“The invitation to greenwash through carbon offsetting risks making a farce of the Paris Agreement. If this goes ahead, governments are giving big polluters a free pass to pollute under the guise of being ‘carbon neutral’, without actually having to reduce emissions. We’re calling on the negotiators to stand firm against greenwash scams. We cannot leave Glasgow with an Article 6 Agreement that will blow the 1.5C limit.
“The world is watching. These backroom deals made overnight in corridors filled with 500 fossil fuel lobbyists are a betrayal to the youth, Indigenous Peoples who will continue to fight to stop offsetting scams and keep 1.5C alive.”
One concern appears to be about two types of carbon credits. An unauthorised credit could be double-counted by a private company and a country in its nationally-determined contribution.
Lots of bracket text remains in the versions out this morning and the language could allow wiggle room on emissions reductions.
12 noon: Informal stocktake put back an hour
An informal review of the progress of negotiations that had been due at 12 noon has been delayed until 1pm.
12 noon: Hundreds march through COP26
Hundreds of observers from across the world followed a long red ribbon to march through the COP26 conference centre calling for climate justice and people power. The march took about 25 minutes to leave the area outside one of the main halls where delegates have made speeches over the past fortnight. The ribbon ran out about three quarters of the way down the line. All pictures by DrillOrDrop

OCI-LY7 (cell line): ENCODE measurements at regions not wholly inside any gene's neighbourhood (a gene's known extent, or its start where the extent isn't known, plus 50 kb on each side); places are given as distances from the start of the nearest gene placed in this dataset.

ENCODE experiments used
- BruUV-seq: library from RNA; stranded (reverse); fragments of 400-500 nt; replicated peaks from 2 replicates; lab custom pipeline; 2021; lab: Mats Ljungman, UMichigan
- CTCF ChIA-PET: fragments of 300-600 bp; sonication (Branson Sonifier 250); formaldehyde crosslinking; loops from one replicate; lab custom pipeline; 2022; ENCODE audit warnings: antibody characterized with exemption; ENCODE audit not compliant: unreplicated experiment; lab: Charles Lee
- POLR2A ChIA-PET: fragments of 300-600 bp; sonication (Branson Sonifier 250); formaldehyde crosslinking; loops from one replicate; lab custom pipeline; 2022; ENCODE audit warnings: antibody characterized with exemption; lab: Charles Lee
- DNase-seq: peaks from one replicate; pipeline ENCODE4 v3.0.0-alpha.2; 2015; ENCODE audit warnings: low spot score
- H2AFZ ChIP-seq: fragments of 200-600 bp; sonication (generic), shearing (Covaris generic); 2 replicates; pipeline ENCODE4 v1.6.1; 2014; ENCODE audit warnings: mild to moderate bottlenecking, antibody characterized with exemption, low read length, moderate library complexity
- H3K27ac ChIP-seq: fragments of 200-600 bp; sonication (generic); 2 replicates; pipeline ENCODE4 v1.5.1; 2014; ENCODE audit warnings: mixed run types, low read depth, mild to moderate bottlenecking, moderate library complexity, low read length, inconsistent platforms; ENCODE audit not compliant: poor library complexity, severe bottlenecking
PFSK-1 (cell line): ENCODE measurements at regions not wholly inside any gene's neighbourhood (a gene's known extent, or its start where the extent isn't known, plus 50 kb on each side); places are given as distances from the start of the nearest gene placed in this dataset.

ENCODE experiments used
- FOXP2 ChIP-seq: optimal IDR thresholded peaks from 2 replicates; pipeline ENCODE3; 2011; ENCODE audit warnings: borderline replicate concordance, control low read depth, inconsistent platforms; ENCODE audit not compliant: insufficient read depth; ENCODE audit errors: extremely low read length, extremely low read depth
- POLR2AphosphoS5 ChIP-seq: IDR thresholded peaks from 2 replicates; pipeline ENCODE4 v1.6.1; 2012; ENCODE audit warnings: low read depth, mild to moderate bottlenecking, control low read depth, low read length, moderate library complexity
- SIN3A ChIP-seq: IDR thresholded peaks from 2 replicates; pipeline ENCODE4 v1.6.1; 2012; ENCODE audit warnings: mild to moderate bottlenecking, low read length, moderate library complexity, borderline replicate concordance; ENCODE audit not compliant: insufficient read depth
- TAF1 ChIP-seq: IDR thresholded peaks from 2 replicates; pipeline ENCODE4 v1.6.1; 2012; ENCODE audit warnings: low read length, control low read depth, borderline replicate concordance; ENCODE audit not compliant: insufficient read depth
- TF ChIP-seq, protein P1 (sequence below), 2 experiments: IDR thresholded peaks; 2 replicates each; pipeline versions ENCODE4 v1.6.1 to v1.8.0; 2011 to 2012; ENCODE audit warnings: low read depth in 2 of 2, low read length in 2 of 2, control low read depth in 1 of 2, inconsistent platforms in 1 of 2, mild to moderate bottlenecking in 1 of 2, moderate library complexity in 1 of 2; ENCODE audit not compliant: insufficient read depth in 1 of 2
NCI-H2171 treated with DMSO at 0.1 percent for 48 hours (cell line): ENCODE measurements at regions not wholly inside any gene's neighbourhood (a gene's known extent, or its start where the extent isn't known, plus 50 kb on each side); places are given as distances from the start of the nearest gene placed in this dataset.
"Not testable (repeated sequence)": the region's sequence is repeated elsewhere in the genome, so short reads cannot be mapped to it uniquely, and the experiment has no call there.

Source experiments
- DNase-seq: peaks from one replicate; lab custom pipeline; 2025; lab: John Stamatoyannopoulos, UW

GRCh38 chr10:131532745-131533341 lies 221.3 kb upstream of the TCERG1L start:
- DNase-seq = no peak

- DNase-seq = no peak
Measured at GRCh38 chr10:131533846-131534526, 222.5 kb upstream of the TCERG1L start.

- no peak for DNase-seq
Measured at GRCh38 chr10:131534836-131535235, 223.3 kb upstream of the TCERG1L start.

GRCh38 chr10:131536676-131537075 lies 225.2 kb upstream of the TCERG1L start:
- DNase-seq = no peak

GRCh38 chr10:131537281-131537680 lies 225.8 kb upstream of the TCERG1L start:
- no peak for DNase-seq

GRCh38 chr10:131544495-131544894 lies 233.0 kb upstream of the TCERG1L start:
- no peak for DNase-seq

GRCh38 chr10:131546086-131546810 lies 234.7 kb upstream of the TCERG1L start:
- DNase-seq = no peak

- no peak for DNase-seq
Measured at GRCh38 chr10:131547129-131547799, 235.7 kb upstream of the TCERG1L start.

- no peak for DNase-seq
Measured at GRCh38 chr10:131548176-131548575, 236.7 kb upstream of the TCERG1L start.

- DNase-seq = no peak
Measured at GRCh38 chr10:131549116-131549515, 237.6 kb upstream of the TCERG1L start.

11.45am: Climate crossroads
Warning from climate scientist, Ed Hawkins
We are at a crossroads. The developing nations most at risk are urging us to change direction and turn off our current path. The major fossil fuel producing economies are resisting. These decisions require unanimity meaning difficult choices & compromises lie ahead today. #COP26 https://t.co/f5MRndQIvX— Ed Hawkins (@ed_hawkins) November 12, 2021
11.40am: Eyes of the world on Glasgow
11.30am: Speeches start
Speeches are underway at a rally in Finnieston Street, outside the COP26 conference centre
11.20am: Queues build for a seat in the plenary session
11.12am: More Friends of the Earth reaction
Dipti Bhatnagar, climate justice and energy coordinator, Friends of the Earth International, commented from Mozambique:
“With so little global south representation, it is no surprise that wealthy countries are pushing through false solutions that will allow them to continue their climate-trashing, business-as-usual activities.
“Rich countries are forcing through an agreement full of escape hatches. Carbon markets, ‘nature based solutions’ and ‘net zero by the middle of the century’ are all ways for them to get out of making the real emissions cuts we need to prevent climate catastrophe.”